Lately, I have been working on my companies overall development schedules. This exercise is to get ready for our upcoming funding round, which we hope to close May 15 th. Trying to fit all of the pieces together is turning out to be a chore. A lot depends on how much money we end up raising as well as some critical assumptions about product performance and staffing levels.
When thinking about schedules, I always keep in mind the project trinity of Features, Schedule and Budget. All three play effect each other and they need to be reconciled or you will end up having products that don’t meet your needs, are too long and/or over budget.
In sorting through the trinity, it is important to establish the main objective of your effort or minimum features required to acheive your next milestone. This minimum feature set anchors your efforts and allows you to set a baseline in which to always come back to when expectations get out of hand. The importance of the minimum feature set cannot be stressed enough. Without the minimum features completed, you really don’t have anything worth showing. Your level of funding and time allocated should always be enough to get the basics done.
Once the feature baseline is established, then you need to figure out the time lines. This is where application of resources (or budget) can shorten your overall project time. Before trying to reduce your schedule time, it is important to establish a baseline schedule to complete the required features. Don’t try and shorten any schedule until the minimum feature set schedule is established with the given budget/resources. That way, you have a sense of what can get done, give a known budget.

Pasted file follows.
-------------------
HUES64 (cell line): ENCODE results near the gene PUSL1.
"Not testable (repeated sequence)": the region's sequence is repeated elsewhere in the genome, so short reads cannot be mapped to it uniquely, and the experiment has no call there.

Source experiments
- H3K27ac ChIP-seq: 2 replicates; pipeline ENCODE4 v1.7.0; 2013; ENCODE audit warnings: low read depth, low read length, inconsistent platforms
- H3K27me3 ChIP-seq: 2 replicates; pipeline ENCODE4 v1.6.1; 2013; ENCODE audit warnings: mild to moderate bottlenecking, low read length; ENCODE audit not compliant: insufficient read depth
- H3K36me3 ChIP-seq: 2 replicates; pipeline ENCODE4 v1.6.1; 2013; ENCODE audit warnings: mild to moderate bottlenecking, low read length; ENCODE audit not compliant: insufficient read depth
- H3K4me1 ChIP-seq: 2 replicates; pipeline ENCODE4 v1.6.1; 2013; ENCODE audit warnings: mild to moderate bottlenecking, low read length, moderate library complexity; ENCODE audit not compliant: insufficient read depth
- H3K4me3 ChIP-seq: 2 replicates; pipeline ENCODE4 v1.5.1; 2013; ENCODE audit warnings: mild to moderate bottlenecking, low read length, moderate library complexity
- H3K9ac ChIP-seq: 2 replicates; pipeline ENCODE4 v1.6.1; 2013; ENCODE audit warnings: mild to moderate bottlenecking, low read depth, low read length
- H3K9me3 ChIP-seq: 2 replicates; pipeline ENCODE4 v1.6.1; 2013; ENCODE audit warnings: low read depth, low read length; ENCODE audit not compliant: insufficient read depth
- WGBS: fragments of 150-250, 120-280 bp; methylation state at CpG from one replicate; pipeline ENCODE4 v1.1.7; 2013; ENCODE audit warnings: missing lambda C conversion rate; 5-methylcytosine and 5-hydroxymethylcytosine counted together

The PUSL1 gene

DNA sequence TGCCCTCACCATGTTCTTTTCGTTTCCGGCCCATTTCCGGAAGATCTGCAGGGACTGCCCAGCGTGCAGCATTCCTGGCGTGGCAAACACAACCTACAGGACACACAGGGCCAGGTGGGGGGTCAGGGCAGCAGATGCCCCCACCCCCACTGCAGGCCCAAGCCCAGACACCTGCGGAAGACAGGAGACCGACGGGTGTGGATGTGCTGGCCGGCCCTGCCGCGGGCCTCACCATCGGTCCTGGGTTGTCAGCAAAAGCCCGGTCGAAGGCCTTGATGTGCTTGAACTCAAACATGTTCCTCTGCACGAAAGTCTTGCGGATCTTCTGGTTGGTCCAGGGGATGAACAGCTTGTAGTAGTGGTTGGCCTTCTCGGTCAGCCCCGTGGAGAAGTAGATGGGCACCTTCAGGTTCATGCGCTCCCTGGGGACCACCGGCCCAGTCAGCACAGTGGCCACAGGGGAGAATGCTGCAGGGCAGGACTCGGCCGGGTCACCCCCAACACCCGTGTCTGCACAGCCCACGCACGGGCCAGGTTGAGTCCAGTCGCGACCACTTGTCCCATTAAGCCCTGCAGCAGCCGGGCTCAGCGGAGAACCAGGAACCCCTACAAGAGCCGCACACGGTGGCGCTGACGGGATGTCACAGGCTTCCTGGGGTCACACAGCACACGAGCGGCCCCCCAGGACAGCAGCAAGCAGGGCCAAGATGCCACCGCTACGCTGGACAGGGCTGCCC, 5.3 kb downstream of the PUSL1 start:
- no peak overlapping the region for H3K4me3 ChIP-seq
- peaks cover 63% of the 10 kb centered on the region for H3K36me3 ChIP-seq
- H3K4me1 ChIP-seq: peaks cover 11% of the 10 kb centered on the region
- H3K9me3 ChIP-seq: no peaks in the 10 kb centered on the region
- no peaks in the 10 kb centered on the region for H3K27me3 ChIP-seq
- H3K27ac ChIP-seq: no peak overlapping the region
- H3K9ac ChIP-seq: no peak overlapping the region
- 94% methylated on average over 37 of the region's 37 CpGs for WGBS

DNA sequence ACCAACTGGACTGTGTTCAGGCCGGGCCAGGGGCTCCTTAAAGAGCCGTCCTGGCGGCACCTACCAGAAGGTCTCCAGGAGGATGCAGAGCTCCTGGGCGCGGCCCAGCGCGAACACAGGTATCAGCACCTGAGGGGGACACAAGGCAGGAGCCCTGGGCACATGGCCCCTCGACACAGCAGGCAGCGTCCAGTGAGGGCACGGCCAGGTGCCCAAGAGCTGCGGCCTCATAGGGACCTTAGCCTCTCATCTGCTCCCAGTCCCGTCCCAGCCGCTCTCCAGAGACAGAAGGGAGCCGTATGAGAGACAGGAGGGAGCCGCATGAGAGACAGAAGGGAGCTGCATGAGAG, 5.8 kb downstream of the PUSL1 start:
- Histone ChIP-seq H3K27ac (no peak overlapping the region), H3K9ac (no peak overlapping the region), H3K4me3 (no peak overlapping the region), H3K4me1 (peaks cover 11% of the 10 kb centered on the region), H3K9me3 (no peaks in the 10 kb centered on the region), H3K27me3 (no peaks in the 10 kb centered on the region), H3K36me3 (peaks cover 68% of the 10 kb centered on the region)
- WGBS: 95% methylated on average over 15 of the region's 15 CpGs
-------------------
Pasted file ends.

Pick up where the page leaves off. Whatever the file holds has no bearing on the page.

Once your minimum feature set schedule is completed, you should have a good idea of the budget to get it done. There is some art to this because at this point, you are making some budget assumptions. Typically, it is best to assign the resources (budget) that you directly control first and then to span out for additional resources. This approach gives you the best shot at an accurate first pass.
As you go through this process, you have made several assumptions about what resources can do what type of task, the number of tasks and the minimum feature set. It is important to get those assumptions validated in order to ensure that you are meeting expectations. Once validated, you can then go back and tweak features, schedules and budget to refine your project, given the new assumptions or goals. It is important to always keep the baseline features, schedule and budget for a frame of reference since that will always be a sanity check.